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Dublin: 13 °C Wednesday 20 February, 2019
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Cillian Sheridan on his blistering start to life in Poland and aspirations to earn an Ireland recall

The Cavan-born striker is fronting Jagiellonia Bialystok’s challenge for a first league title in their history.

The centre forward has been excellent for his new club.
The centre forward has been excellent for his new club.
Image: YouTube

SETTLING IN TO a new club, in a foreign country, with an unfamiliar culture can often prove problematic for footballers.

That certainly isn’t the case for Cillian Sheridan, who has really hit the ground running since his move to Polish title contenders Jagiellonia Bialystok at the end of February.

The well-travelled Cavan man was able to call upon his experiences in Scotland, Bulgaria and Cyprus as he quickly adapted to life on and off the field.

Sheridan has started all nine matches in the two months since — scoring five goals [two from the penalty spot] and providing four assists as the side from the north-east claimed six wins and three draws.

That leaves them joint-top of the Ekstraklasa table and well-placed to lift the title for the first time in their 97-year history.

“I’ve had a good six weeks in terms of goals and assists,” Sheridan tells The42. “We haven’t lost since I’ve arrived and we’ve been able to stay top of the table, which has been the most most important thing.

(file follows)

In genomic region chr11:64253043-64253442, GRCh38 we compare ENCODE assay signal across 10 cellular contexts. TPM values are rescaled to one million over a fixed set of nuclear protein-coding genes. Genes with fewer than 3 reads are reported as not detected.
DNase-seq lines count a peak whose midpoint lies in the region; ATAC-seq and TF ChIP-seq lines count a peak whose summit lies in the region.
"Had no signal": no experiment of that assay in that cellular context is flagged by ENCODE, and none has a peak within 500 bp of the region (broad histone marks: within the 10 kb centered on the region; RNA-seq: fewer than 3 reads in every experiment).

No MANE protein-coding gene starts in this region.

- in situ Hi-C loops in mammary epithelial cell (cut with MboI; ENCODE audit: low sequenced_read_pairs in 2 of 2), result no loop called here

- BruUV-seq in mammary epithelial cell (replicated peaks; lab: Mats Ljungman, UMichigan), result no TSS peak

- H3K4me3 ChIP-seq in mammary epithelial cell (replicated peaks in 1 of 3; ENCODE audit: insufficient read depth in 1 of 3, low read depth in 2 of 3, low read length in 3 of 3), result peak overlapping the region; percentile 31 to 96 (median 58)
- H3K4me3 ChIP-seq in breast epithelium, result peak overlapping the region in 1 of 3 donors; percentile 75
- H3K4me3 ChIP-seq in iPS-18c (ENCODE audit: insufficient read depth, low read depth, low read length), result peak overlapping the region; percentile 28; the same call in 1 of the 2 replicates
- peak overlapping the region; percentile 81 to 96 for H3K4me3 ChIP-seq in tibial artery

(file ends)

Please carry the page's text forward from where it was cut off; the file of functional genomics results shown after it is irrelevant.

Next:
“From a personal point of view, I had played two games without scoring but didn’t think I was struggling because I was actually pleased with how I was playing.

“I was contributing a lot in the games and was pretty happy with how I was doing. I just didn’t have a goal to go along with it. So when the goals came, everyone relaxed. I’m sure the club would’ve had a sigh of relief as well. It was nice to get that over and done with.”

Before joining on a two-and-a-half year deal from Omonia Nicosia, the 28-year-old had asked Croatian defender Ivan Runje — a former team-mate in Cyprus — to fill him in about the club so he and his long-term girlfriend had an idea what to expect.

However, Sheridan admits that he was a little off-the-pace in the first couple of weeks due to the varying demands of the league he had left and the one he was joining.

“It’s not that I was unfit but there was a big difference in the fitness levels I needed in Cyprus compared to here,” he explains. “Over there, I would’ve considered myself pretty fit and I would be well able to run past people at the end of games.

“In comparison, over here I was starting to get cramp after 70 minutes. But I’ve got that sorted and I feel more confident now.

“I did a little bit extra with the fitness coach and then got up to speed through the training, which is quite hard, and the games helped as well.”

On the standard level, he adds: “It’s pretty high. To compare it to Cyprus, it’s a totally different styles of play. Over there, it’s slow build-up whereas here it’s end-to-end and it’s almost a case that any team can beat any other team.

There aren’t easy games where you know beforehand what’s going to happen. If a team doesn’t win it’s not a big shock. In Cyprus, there are five or six teams that are good and if you don’t beat the rest of them it’s a very bad result. In Poland, you have to be at it every game.”